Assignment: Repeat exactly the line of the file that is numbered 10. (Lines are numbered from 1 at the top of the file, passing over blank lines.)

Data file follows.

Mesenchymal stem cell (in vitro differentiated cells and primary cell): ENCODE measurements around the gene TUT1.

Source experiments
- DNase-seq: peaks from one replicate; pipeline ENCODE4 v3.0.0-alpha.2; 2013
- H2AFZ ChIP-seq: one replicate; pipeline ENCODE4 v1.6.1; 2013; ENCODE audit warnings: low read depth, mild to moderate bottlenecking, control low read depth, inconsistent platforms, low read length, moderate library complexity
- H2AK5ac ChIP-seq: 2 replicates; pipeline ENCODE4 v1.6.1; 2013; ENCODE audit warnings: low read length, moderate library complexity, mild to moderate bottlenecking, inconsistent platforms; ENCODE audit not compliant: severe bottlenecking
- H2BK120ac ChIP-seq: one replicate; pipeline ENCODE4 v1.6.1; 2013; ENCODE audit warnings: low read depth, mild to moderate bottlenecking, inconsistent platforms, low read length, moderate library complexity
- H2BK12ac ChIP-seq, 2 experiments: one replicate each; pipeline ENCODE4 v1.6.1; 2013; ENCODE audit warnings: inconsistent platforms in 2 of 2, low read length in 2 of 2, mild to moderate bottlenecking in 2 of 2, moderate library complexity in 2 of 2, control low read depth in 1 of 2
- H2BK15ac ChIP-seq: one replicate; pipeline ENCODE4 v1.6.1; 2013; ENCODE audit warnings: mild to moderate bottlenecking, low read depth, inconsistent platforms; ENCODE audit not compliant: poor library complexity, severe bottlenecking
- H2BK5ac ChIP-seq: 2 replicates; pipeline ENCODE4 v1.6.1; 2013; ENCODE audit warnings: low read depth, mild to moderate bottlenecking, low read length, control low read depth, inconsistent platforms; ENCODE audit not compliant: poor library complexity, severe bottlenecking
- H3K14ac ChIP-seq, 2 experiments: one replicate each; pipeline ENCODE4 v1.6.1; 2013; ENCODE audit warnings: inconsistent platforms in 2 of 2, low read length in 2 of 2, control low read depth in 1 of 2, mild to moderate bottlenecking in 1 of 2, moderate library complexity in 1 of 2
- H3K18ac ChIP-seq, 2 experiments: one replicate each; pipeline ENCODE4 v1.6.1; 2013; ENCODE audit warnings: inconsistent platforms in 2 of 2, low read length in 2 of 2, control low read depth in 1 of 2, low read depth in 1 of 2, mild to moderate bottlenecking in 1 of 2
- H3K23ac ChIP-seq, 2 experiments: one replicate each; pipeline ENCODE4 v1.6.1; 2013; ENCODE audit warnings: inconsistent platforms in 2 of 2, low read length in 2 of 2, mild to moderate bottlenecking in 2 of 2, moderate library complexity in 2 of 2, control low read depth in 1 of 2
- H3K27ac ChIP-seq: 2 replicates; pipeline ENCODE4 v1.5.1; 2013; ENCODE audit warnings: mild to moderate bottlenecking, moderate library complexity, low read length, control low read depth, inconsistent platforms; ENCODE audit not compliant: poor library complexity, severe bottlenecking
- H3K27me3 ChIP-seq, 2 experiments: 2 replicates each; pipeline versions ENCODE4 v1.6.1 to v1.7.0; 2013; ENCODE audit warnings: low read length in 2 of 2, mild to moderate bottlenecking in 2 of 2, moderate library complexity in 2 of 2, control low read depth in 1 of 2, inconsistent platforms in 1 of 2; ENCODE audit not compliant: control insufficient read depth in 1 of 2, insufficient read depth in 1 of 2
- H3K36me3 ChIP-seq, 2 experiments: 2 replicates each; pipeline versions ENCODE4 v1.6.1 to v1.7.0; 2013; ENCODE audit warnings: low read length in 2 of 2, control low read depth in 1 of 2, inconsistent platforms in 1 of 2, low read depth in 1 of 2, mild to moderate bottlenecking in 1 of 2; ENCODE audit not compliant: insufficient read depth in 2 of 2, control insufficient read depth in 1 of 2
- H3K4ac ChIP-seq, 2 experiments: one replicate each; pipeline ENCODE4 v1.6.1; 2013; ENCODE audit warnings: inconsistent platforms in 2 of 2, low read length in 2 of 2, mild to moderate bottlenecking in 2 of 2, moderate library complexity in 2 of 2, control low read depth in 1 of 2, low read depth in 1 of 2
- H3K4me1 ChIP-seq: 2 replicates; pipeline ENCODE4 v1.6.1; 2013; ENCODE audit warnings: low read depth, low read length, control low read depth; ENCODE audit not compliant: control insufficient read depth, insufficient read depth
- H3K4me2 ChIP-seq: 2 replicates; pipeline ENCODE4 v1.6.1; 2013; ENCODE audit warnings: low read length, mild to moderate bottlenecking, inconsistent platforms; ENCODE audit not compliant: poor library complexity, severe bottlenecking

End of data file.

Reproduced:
- H3K14ac ChIP-seq, 2 experiments: one replicate each; pipeline ENCODE4 v1.6.1; 2013; ENCODE audit warnings: inconsistent platforms in 2 of 2, low read length in 2 of 2, control low read depth in 1 of 2, mild to moderate bottlenecking in 1 of 2, moderate library complexity in 1 of 2